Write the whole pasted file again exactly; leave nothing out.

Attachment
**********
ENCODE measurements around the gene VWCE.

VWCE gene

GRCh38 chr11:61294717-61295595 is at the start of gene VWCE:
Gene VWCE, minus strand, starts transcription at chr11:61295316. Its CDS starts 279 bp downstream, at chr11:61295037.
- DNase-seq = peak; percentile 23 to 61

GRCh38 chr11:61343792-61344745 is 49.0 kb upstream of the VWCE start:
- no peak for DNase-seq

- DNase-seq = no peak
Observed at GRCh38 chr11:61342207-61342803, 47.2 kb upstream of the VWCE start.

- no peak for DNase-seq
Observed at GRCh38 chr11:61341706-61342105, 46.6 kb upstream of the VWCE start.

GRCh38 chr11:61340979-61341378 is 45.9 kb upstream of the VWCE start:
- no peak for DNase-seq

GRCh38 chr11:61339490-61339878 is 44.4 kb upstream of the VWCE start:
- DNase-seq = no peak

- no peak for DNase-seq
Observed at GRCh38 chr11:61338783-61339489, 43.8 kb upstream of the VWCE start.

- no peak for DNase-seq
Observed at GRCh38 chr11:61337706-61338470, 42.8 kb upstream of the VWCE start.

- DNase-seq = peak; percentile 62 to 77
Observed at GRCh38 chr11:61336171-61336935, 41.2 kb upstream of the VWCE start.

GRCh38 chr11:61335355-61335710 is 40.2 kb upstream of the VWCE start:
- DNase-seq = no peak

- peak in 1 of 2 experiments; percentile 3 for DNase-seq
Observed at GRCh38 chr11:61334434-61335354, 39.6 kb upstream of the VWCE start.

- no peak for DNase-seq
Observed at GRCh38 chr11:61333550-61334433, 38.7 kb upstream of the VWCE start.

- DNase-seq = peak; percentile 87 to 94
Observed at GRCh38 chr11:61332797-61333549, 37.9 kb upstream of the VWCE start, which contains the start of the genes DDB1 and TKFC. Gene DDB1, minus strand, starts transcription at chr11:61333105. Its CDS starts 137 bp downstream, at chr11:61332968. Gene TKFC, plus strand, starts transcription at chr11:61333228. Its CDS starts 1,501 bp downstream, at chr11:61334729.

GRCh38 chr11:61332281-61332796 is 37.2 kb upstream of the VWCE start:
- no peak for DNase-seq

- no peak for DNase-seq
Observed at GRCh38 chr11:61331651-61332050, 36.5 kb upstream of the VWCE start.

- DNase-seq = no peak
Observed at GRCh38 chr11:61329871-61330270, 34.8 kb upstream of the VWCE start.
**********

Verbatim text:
ENCODE measurements around the gene VWCE.

VWCE gene

GRCh38 chr11:61294717-61295595 is at the start of gene VWCE:
Gene VWCE, minus strand, starts transcription at chr11:61295316. Its CDS starts 279 bp downstream, at chr11:61295037.
- DNase-seq = peak; percentile 23 to 61

GRCh38 chr11:61343792-61344745 is 49.0 kb upstream of the VWCE start:
- no peak for DNase-seq

- DNase-seq = no peak
Observed at GRCh38 chr11:61342207-61342803, 47.2 kb upstream of the VWCE start.

- no peak for DNase-seq
Observed at GRCh38 chr11:61341706-61342105, 46.6 kb upstream of the VWCE start.

GRCh38 chr11:61340979-61341378 is 45.9 kb upstream of the VWCE start:
- no peak for DNase-seq

GRCh38 chr11:61339490-61339878 is 44.4 kb upstream of the VWCE start:
- DNase-seq = no peak

- no peak for DNase-seq
Observed at GRCh38 chr11:61338783-61339489, 43.8 kb upstream of the VWCE start.

- no peak for DNase-seq
Observed at GRCh38 chr11:61337706-61338470, 42.8 kb upstream of the VWCE start.

- DNase-seq = peak; percentile 62 to 77
Observed at GRCh38 chr11:61336171-61336935, 41.2 kb upstream of the VWCE start.

GRCh38 chr11:61335355-61335710 is 40.2 kb upstream of the VWCE start:
- DNase-seq = no peak

- peak in 1 of 2 experiments; percentile 3 for DNase-seq
Observed at GRCh38 chr11:61334434-61335354, 39.6 kb upstream of the VWCE start.

- no peak for DNase-seq
Observed at GRCh38 chr11:61333550-61334433, 38.7 kb upstream of the VWCE start.

- DNase-seq = peak; percentile 87 to 94
Observed at GRCh38 chr11:61332797-61333549, 37.9 kb upstream of the VWCE start, which contains the start of the genes DDB1 and TKFC. Gene DDB1, minus strand, starts transcription at chr11:61333105. Its CDS starts 137 bp downstream, at chr11:61332968. Gene TKFC, plus strand, starts transcription at chr11:61333228. Its CDS starts 1,501 bp downstream, at chr11:61334729.

GRCh38 chr11:61332281-61332796 is 37.2 kb upstream of the VWCE start:
- no peak for DNase-seq

- no peak for DNase-seq
Observed at GRCh38 chr11:61331651-61332050, 36.5 kb upstream of the VWCE start.

- DNase-seq = no peak
Observed at GRCh38 chr11:61329871-61330270, 34.8 kb upstream of the VWCE start.